End-of-year closures planned
UK bookmaker William Hill has announced its plans to close 700 betting shops, which will eliminate 4,500 jobs.
Headquartered in London, William Hill has placed the blame squarely at the government’s door. It claims the decision to cut stakes on fixed-odds betting terminals (FOBTs) left it with no other alternative, reports the Independent.
In a statement, the company explained that:
This follows the government’s decision to reduce the maximum stake on B2 gaming products [FOBTs] to £2 on 1 April 2019. Since then the company has seen a significant fall in gaming machine revenues, in line with the guidance given when the government’s decision was announced in May 2018.”
It was reported in April that the UK government had lowered the maximum stake on FOBTs from £100 ($125) to £2 ($2.50). A study had shown that gamblers were losing up to £18,000 ($22,500) an hour when the stake was set at £100 a day, money most people can’t afford to lose.
At the time of the report, it was suggested that lowering the stake could lead to job losses in the industry. Prior to the government’s decision, in January William Hill said it may shut down 40% of its betting shops, putting 4,500 jobs at risk.
Undeterred, the government went ahead with the cut, leading the bookmaker to make its most recent statement regarding the job cuts. It’s likely that venues will start to close before the end of the year.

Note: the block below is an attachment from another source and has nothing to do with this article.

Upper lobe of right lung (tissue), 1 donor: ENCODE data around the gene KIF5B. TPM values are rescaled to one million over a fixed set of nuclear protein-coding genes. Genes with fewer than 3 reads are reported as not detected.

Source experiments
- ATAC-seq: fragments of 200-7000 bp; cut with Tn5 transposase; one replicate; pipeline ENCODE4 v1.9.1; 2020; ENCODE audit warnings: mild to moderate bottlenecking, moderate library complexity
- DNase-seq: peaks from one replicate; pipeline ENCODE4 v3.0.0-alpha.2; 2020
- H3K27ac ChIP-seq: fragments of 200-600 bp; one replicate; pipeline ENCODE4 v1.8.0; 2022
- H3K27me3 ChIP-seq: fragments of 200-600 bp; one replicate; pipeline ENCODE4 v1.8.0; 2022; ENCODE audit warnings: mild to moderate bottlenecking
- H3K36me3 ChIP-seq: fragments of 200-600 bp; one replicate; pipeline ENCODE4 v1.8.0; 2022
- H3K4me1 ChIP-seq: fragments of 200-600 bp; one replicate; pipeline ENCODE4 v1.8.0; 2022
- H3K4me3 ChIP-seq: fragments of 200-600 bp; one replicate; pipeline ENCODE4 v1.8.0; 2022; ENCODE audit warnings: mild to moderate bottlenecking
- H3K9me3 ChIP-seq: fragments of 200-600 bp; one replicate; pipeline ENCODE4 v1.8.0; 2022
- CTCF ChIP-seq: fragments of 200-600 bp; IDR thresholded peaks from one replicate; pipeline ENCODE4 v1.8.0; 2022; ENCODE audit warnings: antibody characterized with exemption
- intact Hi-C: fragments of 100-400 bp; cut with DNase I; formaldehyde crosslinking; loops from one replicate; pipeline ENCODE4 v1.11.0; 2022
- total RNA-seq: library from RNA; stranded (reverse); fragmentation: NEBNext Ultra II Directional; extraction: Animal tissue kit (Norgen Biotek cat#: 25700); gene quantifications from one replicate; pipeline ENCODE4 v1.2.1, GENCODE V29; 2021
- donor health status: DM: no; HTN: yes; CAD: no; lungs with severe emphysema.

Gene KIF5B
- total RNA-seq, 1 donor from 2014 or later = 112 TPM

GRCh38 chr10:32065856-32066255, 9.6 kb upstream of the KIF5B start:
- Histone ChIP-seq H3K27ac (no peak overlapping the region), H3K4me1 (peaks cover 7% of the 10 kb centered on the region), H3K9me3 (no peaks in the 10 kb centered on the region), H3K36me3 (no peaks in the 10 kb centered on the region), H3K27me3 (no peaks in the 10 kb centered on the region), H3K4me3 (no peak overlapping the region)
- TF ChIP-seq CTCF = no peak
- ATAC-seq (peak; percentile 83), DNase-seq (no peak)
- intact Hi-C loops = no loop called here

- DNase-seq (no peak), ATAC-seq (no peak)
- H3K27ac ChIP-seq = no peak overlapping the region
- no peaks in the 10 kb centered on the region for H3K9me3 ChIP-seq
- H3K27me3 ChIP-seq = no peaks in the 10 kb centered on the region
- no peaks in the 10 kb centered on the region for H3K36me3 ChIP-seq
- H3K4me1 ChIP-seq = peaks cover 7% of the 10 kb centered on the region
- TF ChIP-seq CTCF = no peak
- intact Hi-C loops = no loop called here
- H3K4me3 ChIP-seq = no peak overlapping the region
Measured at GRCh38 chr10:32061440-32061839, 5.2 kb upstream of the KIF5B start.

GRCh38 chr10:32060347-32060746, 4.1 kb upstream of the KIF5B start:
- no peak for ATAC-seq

US expansion for William Hill
With 2018 profits down for the bookmaker, it was reported in March of this year that William Hill was looking to the US to boost its earnings. At the time, its business was live in six states, with the company having access to a total of 17 states.
Philip Bowcock, CEO of William Hill, said the bookmaker had “started delivering on our strategy with the expansion of our US business.”
Collective effort to address problem gambling
The closing of hundreds of William Hill betting shops is set to result in fewer places where people can gamble. The news follows the announcement that five of the UK’s biggest bookmakers have offered to commit £100m ($125m) to problem gambling.
The companies concerned are William Hill, Coral Ladbrokes, Bet365, Paddy Power Betfair, and Skybet. By offering to raise their voluntary levy from 0.1% to 1% for five years, they aim to generate £100m that will aid in the treatment of gambling addiction.